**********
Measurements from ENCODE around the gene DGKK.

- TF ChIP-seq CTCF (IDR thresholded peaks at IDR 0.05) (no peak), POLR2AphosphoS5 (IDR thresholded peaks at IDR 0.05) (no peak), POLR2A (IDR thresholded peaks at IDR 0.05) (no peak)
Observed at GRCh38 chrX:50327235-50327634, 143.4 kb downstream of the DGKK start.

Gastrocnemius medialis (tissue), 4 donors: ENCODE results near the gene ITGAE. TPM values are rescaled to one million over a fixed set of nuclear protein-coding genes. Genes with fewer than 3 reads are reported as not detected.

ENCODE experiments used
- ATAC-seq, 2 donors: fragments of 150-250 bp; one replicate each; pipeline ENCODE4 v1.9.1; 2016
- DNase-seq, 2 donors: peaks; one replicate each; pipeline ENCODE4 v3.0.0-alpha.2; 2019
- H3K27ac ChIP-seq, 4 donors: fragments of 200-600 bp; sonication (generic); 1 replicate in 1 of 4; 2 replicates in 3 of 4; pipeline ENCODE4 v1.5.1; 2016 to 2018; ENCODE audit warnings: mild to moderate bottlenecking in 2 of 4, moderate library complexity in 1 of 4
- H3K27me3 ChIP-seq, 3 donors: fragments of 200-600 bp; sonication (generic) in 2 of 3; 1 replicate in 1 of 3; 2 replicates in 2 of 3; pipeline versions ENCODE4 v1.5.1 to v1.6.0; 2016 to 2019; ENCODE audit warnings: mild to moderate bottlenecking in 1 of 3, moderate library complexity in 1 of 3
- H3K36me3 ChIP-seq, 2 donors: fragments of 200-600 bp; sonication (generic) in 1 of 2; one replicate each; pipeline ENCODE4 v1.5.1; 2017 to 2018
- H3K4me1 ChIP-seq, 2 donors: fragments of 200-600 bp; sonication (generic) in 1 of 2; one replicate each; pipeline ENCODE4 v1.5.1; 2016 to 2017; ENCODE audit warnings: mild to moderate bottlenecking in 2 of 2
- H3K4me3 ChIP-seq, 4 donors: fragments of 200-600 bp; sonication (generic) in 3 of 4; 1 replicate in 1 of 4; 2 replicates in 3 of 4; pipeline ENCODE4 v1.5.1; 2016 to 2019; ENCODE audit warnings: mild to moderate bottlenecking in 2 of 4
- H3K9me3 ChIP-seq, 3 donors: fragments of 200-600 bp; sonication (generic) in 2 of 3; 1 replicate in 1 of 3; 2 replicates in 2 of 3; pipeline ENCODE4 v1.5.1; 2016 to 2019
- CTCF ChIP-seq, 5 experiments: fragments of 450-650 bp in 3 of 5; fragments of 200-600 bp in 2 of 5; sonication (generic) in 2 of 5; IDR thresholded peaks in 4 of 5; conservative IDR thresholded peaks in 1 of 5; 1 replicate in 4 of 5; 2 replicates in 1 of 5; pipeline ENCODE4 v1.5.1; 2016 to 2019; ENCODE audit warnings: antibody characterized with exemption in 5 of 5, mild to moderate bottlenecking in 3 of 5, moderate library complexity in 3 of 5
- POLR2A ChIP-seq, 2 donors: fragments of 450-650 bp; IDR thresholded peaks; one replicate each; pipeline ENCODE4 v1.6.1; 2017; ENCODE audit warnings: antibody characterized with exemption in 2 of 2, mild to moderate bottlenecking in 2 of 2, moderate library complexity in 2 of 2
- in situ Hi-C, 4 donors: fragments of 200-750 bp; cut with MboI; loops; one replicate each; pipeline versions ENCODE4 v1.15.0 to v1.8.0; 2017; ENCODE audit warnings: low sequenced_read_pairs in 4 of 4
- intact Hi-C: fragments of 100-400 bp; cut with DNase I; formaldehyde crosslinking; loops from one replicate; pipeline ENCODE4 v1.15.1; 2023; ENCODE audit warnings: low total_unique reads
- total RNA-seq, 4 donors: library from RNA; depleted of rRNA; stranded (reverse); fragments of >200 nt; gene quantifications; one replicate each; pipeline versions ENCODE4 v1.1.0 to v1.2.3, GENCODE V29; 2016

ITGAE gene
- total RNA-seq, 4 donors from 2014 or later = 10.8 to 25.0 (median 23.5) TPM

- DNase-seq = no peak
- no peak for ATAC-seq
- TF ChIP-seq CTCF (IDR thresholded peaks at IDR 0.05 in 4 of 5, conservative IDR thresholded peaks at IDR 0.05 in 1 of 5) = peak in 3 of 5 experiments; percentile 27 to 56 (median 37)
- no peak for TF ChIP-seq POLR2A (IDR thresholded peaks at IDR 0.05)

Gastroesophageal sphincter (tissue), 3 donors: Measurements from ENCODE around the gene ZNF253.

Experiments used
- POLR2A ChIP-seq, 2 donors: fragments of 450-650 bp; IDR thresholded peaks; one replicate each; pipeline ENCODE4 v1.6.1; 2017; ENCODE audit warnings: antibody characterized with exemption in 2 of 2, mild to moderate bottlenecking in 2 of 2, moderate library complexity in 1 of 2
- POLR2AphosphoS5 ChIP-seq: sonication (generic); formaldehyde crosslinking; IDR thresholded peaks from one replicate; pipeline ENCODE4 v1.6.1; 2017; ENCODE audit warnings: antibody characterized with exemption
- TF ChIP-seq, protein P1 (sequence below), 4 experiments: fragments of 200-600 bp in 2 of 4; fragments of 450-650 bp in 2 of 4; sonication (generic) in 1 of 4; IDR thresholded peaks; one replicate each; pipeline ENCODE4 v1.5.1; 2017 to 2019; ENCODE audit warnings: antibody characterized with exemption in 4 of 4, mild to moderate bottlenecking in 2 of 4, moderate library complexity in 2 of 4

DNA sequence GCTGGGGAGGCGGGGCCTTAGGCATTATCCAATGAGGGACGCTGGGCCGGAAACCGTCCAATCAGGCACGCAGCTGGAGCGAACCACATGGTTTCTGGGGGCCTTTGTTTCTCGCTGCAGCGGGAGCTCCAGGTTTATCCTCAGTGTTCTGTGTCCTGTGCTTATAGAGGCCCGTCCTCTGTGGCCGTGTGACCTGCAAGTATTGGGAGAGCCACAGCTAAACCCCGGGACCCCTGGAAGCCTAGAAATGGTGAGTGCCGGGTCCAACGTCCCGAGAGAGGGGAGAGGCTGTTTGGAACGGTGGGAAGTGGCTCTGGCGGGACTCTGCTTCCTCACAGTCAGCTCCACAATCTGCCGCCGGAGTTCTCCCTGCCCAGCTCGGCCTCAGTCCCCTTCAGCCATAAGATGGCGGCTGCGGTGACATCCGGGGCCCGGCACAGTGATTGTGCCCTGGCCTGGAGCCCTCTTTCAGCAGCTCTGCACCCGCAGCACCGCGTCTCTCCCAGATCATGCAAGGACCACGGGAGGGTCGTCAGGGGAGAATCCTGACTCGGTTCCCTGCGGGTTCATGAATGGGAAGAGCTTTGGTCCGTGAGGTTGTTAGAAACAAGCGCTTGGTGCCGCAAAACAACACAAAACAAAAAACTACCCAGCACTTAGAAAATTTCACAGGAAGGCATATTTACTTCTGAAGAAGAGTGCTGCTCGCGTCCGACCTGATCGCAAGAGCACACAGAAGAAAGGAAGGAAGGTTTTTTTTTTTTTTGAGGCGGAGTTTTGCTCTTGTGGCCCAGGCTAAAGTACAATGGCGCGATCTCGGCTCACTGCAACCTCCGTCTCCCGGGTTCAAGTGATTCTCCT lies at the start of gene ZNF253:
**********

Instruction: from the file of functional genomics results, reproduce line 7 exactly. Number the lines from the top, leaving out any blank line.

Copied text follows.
- DNase-seq, 2 donors: peaks; one replicate each; pipeline ENCODE4 v3.0.0-alpha.2; 2019